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Five Ways to Live Your Healthiest as You Age


older man walking outside in the fallTimes have changed. Aging is different now than it was for our parents and grandparents. Today, there are more people living longer and healthier than at any other time in history.

So, how do we keep that momentum going? Check out these five tips for healthy aging from the Senior Health Clinic at Beth Israel Deaconess Medical Center.

1. Kick bad habits and stick with the good ones.

This may seem like common sense, but the healthier choices we make, the healthier we’re likely to be.

Quit smoking. Did you know that ingredients found in nail polish remover, hair dye, rat poison and lighter fluid are found in cigarettes? And that’s just a short list — there’s more! If you smoke — quit. Your physician can point you toward online or community resources that can help.

Pile on the salads and fruit. As you get older, digestion and metabolism slow down. Make sure to get enough fiber — found in fruits, vegetables and whole grains — in your diet. bowl of fruitIf you need help with grocery shopping or cooking nutritious meals, talk to a family member or your doctor. Many communities also have programs that provide healthy meals to seniors.

Drink lots of water. You’ve heard this before — staying hydrated is very important. Dehydration can cause headaches and dizziness, among other things. Try setting a timer to remind yourself to grab a glass of water.

Get plenty of Zzzs. As tempting as it is to watch TV right up until bedtime, it might disrupt your sleep. Many older adults do not get enough sleep. Insomnia (difficulty falling or staying asleep) and excessive daytime sleepiness are common problems. Enlarged prostate, which affects as many as 90 percent of men in their 70s and 80s, can cause frequent nighttime urination that disrupts sleep.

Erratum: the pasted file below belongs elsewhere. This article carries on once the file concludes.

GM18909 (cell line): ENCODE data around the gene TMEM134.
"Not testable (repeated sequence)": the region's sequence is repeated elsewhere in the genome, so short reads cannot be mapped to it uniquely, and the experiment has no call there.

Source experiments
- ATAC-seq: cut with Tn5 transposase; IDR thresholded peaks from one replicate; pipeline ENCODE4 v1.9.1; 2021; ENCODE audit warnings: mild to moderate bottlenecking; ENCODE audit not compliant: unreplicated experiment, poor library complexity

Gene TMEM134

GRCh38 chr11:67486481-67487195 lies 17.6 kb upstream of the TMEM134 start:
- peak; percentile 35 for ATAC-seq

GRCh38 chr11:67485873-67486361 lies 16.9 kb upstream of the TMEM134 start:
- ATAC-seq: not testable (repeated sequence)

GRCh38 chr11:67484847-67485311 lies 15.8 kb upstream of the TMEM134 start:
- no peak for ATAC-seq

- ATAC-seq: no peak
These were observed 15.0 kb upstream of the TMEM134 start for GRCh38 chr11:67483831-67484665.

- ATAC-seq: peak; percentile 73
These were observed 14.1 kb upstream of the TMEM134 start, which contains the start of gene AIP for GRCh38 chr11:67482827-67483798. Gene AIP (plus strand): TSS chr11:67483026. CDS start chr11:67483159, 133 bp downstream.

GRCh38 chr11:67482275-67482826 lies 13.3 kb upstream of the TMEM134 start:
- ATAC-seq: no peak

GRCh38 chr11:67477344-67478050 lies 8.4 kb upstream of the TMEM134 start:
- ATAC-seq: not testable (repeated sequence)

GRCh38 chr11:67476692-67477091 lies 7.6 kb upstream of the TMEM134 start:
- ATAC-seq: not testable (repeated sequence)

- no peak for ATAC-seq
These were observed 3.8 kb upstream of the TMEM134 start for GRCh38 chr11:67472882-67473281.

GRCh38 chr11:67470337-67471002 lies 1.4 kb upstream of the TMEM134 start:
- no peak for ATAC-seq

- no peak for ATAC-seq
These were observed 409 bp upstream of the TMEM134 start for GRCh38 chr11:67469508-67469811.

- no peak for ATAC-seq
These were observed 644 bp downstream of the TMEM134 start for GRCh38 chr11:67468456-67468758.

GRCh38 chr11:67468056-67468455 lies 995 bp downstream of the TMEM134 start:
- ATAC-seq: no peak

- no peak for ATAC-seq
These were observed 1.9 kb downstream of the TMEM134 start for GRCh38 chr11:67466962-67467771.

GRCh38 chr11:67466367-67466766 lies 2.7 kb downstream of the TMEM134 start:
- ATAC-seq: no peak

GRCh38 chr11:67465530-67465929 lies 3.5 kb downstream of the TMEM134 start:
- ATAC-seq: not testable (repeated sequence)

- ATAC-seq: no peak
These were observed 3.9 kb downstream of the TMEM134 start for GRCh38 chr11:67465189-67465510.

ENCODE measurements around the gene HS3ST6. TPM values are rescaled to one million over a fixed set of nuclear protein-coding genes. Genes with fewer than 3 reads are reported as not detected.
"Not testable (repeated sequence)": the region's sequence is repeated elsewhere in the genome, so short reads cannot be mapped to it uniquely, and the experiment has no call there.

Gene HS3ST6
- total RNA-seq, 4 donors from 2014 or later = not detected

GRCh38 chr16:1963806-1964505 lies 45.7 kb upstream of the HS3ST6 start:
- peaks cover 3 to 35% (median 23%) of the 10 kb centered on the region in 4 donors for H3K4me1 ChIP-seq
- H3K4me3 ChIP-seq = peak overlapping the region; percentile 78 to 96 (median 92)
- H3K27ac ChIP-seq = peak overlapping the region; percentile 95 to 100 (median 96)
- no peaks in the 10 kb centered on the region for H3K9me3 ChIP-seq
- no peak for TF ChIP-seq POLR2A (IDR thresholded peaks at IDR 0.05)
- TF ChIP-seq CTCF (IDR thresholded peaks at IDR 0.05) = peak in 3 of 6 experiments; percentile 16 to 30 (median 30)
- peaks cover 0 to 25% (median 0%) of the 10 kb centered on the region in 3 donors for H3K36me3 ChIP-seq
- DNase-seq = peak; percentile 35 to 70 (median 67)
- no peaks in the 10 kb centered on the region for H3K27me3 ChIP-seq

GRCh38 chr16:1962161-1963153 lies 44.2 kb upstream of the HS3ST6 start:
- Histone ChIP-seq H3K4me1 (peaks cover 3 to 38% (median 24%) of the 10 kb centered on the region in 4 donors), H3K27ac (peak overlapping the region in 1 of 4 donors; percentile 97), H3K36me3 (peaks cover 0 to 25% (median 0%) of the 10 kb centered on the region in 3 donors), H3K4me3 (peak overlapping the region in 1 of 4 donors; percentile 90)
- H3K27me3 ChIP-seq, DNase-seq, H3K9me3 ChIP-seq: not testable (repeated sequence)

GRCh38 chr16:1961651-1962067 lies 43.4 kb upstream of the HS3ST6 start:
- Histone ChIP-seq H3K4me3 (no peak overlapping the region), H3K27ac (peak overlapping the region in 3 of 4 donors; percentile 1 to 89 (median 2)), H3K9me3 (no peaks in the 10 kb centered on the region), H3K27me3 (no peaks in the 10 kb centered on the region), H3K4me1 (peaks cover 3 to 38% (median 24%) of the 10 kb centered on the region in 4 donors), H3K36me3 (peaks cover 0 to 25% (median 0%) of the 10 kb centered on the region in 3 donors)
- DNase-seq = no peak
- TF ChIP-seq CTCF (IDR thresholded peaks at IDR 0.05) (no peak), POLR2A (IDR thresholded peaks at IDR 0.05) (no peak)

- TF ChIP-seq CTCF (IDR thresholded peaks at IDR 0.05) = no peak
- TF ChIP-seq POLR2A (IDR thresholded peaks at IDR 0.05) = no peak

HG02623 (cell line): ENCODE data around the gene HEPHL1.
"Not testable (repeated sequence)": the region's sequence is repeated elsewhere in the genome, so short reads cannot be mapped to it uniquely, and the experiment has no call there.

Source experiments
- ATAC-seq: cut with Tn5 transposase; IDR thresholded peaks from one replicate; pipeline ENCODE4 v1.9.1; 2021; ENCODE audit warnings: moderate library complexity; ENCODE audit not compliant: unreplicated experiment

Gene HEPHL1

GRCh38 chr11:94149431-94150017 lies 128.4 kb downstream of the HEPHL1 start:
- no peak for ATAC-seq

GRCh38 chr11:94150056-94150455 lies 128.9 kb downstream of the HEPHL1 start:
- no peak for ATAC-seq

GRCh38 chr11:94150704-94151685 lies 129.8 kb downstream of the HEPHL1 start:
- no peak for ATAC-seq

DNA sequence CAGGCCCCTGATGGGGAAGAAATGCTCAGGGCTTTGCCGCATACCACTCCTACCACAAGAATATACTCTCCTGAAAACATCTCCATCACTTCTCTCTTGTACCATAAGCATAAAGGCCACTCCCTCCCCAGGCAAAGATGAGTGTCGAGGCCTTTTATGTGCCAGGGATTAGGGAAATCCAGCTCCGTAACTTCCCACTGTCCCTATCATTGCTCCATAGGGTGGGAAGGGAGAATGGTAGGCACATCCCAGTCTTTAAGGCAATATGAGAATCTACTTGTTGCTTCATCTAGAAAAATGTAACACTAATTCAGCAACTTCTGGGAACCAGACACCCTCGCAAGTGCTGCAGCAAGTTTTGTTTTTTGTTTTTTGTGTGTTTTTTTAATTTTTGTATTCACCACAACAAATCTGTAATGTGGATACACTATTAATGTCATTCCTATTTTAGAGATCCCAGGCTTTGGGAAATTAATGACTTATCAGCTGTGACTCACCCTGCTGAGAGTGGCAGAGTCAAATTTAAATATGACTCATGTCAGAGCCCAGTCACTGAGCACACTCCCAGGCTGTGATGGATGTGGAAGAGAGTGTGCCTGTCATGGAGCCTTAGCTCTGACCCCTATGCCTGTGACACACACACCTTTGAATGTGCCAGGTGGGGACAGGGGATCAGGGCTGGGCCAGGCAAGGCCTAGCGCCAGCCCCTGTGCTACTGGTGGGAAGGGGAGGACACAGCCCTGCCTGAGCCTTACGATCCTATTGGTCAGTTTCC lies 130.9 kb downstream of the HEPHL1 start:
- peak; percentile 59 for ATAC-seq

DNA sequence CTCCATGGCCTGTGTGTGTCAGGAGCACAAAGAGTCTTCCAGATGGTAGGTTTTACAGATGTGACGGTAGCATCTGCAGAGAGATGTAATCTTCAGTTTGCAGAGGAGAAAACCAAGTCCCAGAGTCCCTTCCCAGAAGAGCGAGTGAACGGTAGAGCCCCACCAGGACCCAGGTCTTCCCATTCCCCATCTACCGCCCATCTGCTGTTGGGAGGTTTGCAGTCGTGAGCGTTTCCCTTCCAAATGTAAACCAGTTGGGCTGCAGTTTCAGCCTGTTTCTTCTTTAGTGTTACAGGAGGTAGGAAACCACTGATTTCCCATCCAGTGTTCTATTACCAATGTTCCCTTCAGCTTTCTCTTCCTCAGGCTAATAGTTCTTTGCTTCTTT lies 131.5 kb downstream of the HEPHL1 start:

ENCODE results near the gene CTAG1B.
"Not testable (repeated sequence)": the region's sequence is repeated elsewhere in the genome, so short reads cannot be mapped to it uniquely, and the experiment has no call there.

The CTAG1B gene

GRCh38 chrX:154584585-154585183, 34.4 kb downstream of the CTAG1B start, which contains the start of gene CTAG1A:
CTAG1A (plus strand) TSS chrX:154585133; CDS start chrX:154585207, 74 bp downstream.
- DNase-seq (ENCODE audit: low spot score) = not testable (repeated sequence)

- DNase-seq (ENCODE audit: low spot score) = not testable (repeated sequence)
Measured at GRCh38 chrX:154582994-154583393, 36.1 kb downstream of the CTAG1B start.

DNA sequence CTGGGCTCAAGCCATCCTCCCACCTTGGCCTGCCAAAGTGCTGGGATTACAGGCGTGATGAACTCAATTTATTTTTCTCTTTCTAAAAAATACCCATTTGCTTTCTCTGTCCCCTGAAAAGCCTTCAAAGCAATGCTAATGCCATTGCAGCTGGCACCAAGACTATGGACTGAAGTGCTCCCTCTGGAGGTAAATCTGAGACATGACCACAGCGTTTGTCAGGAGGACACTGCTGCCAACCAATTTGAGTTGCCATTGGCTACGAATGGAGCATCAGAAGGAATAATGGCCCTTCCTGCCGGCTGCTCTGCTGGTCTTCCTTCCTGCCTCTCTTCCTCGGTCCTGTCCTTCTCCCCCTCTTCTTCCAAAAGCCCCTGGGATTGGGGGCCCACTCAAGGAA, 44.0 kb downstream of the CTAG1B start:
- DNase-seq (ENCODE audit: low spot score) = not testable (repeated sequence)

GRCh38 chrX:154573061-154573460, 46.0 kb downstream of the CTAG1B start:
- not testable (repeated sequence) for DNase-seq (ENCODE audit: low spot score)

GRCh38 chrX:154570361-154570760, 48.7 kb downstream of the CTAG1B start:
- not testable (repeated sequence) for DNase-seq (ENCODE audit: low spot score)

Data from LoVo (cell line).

Anthony Zizza, MD, a physician in the Senior Health Clinic, offers these helpful tips for a good night’s rest:

  • Make sure your bedroom is dark and quiet, and it's not too warm.
  • Go to bed when you feel tired and get up at the same time each day.
  • Turn off the TV at least one hour before going to bed.
  • Wind down before bed by taking a bath or listening to soft music.

2. Stay connected

Woman and her granddaughterA lot of things change with age. Your social circle may get smaller, you may not be able to drive anymore, health issues can arise or you may be concerned about your financial security. All of these things can cause stress, which has an enormous impact on your quality of life.

If you can, visit your local senior center. Spend time with at least one person — a family member, friend or neighbor — every day. Pick up a hobby from childhood that you gave up. Volunteer in your community.

“Try to maintain a busy social life if your health and circumstances allow,” advises Senior Health social worker Leo Newhouse, LICSW. “Talk with your health care provider and family and make a plan to stay active. As you get older, it will help you continue to feel independent, fulfilled and gratified.”

3. Get moving